On September 21 in Warsaw at the annual Human Dimension Implementation Meeting of OSCE HDIM 2016, Ukrainian human rights activists organized the event dedicated to the culture and art of Crimea. The Crimean evening was organized by the Ukrainian Helsinki Human Rights Union, the humanitarian studio ‘Khvylya’ (Wave), the Mejlis of the Crimean Tatar People and the Solidarity Fund PL, supported by the International Renaissance Foundation.
Nowadays the political process to classify the Mejlis as an extremist organization is going on. Such a judgment could lead to prosecution not only of the Crimean Tatars, who take part in the Majlis but also of all its supporters. This policy aims to destroy the Crimean Tatar people, depriving them of the ethnic and religious identity. Russia commits war crimes on the occupied territory of Crimea: resettles its civilian population on the occupied territory; forces people of the occupied peninsula to serve in the armed forces of the unfriendly State; unlawfully destroys and appropriates property, etc.
In this situation, the primary limiting factor of the political repressions is to keep the Crimean issue on the international agenda continuously. The world leaders’ reaction, tightening sanctions, organization of the permanent mission of human rights on the occupied territory would promote human rights protection, counter impunity and lead to de-occupation of the peninsula. In this case, the mechanisms of public and cultural diplomacy are crucial in order to touch the culture of Crimean Tatar and Ukrainian peoples, to see its present and relevance; to feel cultural and mental link with the prosecuted people; to see the real picture of the human rights situation in Crimea; to understand the roots of repression against the Crimean Tatar people and the continuity of their struggle for their homeland.
The Crimean evening, which held within HDIM 2016, was dedicated to the abovementioned issues. Members of the OSCE delegations of Ukraine, the United States of America, the United Kingdom, Germany, Poland, Canada and the Netherlands attended the event. Representatives of OSCE, especially the Office for Democratic Institutions and Human Rights, International and European NGOs, such as Open Dialog, Helsinki Foundation for Human Rights, Freedom House, National Endowment for Democracy, Frontline Defenders, the Norwegian Helsinki Committee, the Netherlands Helsinki Committee, FIDH, the Human Rights House Network and others also attended the Evening. The guests of the Crimean evening were members of Sejm of the Republic of Poland, the Polish community leaders, international diplomats, in particular, Fredrik Löjdquist, the Ambassador of the Swedish OSCE Delegation, and Daniel Baer, U.S. Ambassador to OSCE, who supported the organization of the Evening.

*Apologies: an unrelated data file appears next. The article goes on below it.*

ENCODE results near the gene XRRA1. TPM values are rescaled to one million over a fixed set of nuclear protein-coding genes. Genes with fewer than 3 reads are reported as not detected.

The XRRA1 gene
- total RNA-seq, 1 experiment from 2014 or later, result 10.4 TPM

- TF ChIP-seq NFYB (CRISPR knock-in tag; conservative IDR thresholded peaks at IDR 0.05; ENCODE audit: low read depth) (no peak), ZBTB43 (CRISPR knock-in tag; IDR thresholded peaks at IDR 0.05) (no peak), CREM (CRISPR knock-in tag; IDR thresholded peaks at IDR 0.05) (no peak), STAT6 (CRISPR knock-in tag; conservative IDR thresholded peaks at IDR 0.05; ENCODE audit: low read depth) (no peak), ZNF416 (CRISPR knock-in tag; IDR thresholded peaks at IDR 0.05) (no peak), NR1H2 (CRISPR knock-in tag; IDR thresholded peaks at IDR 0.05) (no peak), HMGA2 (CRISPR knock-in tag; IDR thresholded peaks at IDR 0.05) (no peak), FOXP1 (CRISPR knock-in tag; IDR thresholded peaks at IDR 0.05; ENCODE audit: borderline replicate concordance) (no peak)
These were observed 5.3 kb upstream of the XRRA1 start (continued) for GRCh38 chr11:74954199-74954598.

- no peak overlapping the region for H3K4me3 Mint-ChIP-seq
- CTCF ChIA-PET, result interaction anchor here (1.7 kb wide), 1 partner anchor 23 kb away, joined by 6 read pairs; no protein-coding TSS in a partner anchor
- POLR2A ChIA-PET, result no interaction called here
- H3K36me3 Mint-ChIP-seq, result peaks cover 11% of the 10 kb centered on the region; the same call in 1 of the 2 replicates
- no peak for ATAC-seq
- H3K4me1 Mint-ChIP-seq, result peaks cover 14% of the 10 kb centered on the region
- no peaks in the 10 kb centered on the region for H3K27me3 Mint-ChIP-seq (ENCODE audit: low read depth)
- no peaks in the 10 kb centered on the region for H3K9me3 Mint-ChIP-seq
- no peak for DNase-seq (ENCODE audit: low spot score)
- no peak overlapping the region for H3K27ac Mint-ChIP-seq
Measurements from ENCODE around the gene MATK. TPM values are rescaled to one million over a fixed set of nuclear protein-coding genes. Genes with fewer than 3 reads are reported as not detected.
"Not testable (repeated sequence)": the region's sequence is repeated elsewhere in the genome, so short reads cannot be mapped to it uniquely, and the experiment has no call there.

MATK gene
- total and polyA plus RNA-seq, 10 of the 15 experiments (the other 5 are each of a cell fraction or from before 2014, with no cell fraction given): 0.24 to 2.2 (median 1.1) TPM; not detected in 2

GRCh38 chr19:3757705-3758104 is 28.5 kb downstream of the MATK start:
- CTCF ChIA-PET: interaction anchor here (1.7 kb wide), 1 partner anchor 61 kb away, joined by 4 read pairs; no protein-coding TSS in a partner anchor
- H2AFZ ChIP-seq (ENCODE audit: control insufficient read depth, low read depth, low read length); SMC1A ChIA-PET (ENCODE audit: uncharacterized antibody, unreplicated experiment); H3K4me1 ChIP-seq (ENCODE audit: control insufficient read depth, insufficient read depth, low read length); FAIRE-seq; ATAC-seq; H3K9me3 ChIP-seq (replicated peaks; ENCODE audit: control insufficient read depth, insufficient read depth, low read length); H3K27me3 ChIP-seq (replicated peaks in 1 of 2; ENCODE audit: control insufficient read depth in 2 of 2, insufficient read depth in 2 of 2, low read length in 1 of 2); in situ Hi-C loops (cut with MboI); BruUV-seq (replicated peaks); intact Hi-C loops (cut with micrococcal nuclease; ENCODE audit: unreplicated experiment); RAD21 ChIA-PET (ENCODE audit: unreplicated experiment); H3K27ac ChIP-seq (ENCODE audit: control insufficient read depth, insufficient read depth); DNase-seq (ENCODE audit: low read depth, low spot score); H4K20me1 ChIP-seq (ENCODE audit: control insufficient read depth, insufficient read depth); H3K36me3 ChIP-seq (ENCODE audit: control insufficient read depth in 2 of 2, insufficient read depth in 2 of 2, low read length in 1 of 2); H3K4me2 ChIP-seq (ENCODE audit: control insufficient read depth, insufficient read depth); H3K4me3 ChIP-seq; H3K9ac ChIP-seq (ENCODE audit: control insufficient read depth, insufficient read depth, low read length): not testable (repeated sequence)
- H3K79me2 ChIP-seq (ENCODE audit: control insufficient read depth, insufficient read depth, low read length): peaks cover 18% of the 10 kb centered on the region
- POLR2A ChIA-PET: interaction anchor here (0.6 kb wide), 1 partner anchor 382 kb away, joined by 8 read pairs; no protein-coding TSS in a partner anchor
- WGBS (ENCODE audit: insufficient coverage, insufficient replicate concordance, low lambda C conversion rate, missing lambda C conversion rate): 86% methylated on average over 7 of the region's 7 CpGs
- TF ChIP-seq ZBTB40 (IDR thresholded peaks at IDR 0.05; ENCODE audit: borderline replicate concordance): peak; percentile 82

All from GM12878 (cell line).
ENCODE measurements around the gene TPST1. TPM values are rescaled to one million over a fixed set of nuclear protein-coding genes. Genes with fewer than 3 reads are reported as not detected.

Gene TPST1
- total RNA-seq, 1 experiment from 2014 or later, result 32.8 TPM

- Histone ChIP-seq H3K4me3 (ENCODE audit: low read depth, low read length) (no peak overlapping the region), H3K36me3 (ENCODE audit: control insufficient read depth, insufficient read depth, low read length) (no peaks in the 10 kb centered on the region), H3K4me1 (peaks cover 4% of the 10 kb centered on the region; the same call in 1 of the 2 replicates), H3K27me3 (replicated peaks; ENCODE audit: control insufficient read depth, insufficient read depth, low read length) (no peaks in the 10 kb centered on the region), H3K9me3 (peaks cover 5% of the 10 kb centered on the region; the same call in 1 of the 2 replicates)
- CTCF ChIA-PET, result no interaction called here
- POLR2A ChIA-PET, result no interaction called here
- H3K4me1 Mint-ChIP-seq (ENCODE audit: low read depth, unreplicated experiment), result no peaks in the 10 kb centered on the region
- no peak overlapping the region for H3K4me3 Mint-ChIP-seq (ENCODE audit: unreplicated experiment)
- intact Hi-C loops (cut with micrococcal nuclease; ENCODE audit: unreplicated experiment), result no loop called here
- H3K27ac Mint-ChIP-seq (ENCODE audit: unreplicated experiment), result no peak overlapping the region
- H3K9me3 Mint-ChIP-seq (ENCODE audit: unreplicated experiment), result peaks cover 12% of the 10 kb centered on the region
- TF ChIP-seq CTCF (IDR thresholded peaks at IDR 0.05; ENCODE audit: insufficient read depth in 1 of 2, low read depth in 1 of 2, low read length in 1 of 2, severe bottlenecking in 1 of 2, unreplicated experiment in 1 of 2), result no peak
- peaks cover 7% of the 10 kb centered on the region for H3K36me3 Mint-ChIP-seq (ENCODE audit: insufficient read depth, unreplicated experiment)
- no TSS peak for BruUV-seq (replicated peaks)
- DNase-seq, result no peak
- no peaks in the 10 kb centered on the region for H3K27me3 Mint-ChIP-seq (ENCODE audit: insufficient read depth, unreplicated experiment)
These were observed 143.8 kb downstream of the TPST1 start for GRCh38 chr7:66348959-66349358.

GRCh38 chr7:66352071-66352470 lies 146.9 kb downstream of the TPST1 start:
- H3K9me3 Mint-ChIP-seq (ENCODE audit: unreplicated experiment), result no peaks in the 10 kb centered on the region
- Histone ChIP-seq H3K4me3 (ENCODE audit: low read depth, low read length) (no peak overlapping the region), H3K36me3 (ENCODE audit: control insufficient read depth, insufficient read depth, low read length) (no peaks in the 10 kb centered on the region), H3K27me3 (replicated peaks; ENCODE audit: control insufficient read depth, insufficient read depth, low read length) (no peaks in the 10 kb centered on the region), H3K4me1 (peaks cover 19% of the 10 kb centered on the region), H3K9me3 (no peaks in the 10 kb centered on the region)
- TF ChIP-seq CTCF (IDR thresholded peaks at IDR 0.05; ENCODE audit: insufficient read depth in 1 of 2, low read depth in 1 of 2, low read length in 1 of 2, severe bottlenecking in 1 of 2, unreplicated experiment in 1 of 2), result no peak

During the Crimean evening, the guests got acquainted with two photo exhibitions ‘Mustafa Dzhemilev’ and ‘Fighting through the years.’ The first one was dedicated to the life path of the strong leader of the Crimean Tatars and the second one presented photographs of the Crimean photographer BAYKUŞ. The unique exhibition ‘Fighting through the years’ included photos taken during the first mass protest in Moscow in 1987. There hundreds of Crimean Tatars from various regions of the Soviet Union came to declare their rights and to demand the return of all people to their historical homeland. The photographer, the participant of that protest, is a close relative of BAYKUŞ that makes possible to join two periods of life by memory and history. The contemporary photos of BAYKUŞ show the life of Crimean Tatars after their return to the homeland. They also show the events of 2014, when Crimean Tatars again live on the territory occupied by the Russian Federation.
Within the event, the exhibition of Tatar applied art of the famous painter and sculptor Rustem Skybin was also demonstrated. It allowed visitors to see not just art objects but also to learn about the cultural traditions of the Crimean Tatar people.
The highlight of the event was the performance of Marinita, consisting of a vocalist and pianist Maryna Zakharova and a percussionist Orkhan Agabeyli. It included music of Crimean Tatars, Ukrainians, Jewish, Turkish, Azerbaijani, Roma and jazz compositions.
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